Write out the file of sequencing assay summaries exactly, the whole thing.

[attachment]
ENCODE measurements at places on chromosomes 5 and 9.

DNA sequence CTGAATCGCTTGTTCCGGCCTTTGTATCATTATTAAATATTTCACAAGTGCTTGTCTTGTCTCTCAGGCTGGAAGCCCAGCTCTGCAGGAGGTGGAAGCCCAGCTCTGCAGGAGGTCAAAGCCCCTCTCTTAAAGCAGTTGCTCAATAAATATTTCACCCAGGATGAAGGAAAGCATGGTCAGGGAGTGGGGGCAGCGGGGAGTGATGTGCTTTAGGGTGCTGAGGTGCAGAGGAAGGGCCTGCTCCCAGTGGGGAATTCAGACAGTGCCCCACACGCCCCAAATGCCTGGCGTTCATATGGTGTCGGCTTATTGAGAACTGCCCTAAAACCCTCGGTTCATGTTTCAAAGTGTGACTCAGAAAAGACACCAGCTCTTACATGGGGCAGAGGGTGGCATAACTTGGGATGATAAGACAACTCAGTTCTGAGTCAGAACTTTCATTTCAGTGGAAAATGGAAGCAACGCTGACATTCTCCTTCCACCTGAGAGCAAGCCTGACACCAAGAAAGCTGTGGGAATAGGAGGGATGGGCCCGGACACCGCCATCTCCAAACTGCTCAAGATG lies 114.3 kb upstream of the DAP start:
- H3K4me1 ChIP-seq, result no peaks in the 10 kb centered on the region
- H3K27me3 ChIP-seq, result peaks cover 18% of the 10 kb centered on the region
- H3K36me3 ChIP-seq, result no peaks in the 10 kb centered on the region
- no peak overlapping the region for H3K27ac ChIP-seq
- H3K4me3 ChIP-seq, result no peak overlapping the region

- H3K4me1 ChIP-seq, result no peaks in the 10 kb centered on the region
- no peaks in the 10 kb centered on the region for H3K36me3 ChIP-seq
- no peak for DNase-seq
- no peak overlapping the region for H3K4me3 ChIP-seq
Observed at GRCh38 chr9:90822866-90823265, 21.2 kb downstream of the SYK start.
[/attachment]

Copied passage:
ENCODE measurements at places on chromosomes 5 and 9.

DNA sequence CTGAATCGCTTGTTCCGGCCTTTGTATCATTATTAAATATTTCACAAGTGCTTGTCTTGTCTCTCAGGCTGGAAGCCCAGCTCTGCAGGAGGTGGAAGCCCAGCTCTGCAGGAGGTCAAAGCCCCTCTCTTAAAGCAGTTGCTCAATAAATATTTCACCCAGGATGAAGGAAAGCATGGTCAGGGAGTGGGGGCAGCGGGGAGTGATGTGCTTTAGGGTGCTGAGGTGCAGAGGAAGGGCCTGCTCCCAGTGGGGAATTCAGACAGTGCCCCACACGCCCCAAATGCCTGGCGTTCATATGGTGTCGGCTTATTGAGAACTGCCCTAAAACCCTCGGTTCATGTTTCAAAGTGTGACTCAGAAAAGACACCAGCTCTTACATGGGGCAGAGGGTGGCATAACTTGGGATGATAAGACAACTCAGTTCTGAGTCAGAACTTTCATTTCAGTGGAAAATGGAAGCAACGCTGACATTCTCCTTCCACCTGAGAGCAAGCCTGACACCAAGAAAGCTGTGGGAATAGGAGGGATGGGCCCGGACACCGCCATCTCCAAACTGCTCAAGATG lies 114.3 kb upstream of the DAP start:
- H3K4me1 ChIP-seq, result no peaks in the 10 kb centered on the region
- H3K27me3 ChIP-seq, result peaks cover 18% of the 10 kb centered on the region
- H3K36me3 ChIP-seq, result no peaks in the 10 kb centered on the region
- no peak overlapping the region for H3K27ac ChIP-seq
- H3K4me3 ChIP-seq, result no peak overlapping the region

- H3K4me1 ChIP-seq, result no peaks in the 10 kb centered on the region
- no peaks in the 10 kb centered on the region for H3K36me3 ChIP-seq
- no peak for DNase-seq
- no peak overlapping the region for H3K4me3 ChIP-seq
Observed at GRCh38 chr9:90822866-90823265, 21.2 kb downstream of the SYK start.